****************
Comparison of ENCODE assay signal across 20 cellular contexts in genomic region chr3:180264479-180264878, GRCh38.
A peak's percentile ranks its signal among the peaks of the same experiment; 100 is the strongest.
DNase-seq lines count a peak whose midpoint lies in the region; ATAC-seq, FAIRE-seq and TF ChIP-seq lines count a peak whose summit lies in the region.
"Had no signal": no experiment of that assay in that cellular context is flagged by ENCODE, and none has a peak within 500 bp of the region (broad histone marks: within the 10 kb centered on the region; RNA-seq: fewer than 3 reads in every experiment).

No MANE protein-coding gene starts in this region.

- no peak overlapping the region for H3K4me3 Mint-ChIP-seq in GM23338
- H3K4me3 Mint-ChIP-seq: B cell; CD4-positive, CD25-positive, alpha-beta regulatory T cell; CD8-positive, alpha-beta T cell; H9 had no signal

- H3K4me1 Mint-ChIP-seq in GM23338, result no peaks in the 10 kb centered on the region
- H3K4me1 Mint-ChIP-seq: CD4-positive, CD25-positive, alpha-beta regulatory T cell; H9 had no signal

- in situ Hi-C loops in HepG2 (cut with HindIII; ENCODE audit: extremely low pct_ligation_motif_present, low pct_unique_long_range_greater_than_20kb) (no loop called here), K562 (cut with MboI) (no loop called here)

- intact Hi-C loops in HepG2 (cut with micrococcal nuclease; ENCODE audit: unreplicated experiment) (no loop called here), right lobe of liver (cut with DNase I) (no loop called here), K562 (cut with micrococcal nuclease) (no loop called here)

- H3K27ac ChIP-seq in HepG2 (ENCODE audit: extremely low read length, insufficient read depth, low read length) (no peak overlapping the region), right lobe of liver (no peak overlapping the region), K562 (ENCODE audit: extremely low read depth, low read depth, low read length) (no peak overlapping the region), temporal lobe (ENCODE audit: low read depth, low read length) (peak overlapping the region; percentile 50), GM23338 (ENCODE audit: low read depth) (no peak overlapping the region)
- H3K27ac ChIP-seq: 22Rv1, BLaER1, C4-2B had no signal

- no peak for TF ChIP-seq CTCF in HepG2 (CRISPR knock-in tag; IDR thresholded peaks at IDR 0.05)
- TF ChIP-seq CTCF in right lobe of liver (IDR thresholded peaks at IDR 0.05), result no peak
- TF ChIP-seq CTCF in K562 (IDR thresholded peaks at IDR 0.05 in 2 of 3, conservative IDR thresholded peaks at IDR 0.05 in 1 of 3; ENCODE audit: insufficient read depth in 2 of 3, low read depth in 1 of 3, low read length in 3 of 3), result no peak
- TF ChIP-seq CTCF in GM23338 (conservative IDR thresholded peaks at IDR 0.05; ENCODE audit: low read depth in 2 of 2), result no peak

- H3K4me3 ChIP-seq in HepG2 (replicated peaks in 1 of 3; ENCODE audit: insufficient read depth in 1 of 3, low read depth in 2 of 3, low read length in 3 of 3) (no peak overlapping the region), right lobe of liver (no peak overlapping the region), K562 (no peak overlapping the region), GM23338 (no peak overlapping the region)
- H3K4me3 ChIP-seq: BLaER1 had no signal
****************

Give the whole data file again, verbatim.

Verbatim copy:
Comparison of ENCODE assay signal across 20 cellular contexts in genomic region chr3:180264479-180264878, GRCh38.
A peak's percentile ranks its signal among the peaks of the same experiment; 100 is the strongest.
DNase-seq lines count a peak whose midpoint lies in the region; ATAC-seq, FAIRE-seq and TF ChIP-seq lines count a peak whose summit lies in the region.
"Had no signal": no experiment of that assay in that cellular context is flagged by ENCODE, and none has a peak within 500 bp of the region (broad histone marks: within the 10 kb centered on the region; RNA-seq: fewer than 3 reads in every experiment).

No MANE protein-coding gene starts in this region.

- no peak overlapping the region for H3K4me3 Mint-ChIP-seq in GM23338
- H3K4me3 Mint-ChIP-seq: B cell; CD4-positive, CD25-positive, alpha-beta regulatory T cell; CD8-positive, alpha-beta T cell; H9 had no signal

- H3K4me1 Mint-ChIP-seq in GM23338, result no peaks in the 10 kb centered on the region
- H3K4me1 Mint-ChIP-seq: CD4-positive, CD25-positive, alpha-beta regulatory T cell; H9 had no signal

- in situ Hi-C loops in HepG2 (cut with HindIII; ENCODE audit: extremely low pct_ligation_motif_present, low pct_unique_long_range_greater_than_20kb) (no loop called here), K562 (cut with MboI) (no loop called here)

- intact Hi-C loops in HepG2 (cut with micrococcal nuclease; ENCODE audit: unreplicated experiment) (no loop called here), right lobe of liver (cut with DNase I) (no loop called here), K562 (cut with micrococcal nuclease) (no loop called here)

- H3K27ac ChIP-seq in HepG2 (ENCODE audit: extremely low read length, insufficient read depth, low read length) (no peak overlapping the region), right lobe of liver (no peak overlapping the region), K562 (ENCODE audit: extremely low read depth, low read depth, low read length) (no peak overlapping the region), temporal lobe (ENCODE audit: low read depth, low read length) (peak overlapping the region; percentile 50), GM23338 (ENCODE audit: low read depth) (no peak overlapping the region)
- H3K27ac ChIP-seq: 22Rv1, BLaER1, C4-2B had no signal

- no peak for TF ChIP-seq CTCF in HepG2 (CRISPR knock-in tag; IDR thresholded peaks at IDR 0.05)
- TF ChIP-seq CTCF in right lobe of liver (IDR thresholded peaks at IDR 0.05), result no peak
- TF ChIP-seq CTCF in K562 (IDR thresholded peaks at IDR 0.05 in 2 of 3, conservative IDR thresholded peaks at IDR 0.05 in 1 of 3; ENCODE audit: insufficient read depth in 2 of 3, low read depth in 1 of 3, low read length in 3 of 3), result no peak
- TF ChIP-seq CTCF in GM23338 (conservative IDR thresholded peaks at IDR 0.05; ENCODE audit: low read depth in 2 of 2), result no peak

- H3K4me3 ChIP-seq in HepG2 (replicated peaks in 1 of 3; ENCODE audit: insufficient read depth in 1 of 3, low read depth in 2 of 3, low read length in 3 of 3) (no peak overlapping the region), right lobe of liver (no peak overlapping the region), K562 (no peak overlapping the region), GM23338 (no peak overlapping the region)
- H3K4me3 ChIP-seq: BLaER1 had no signal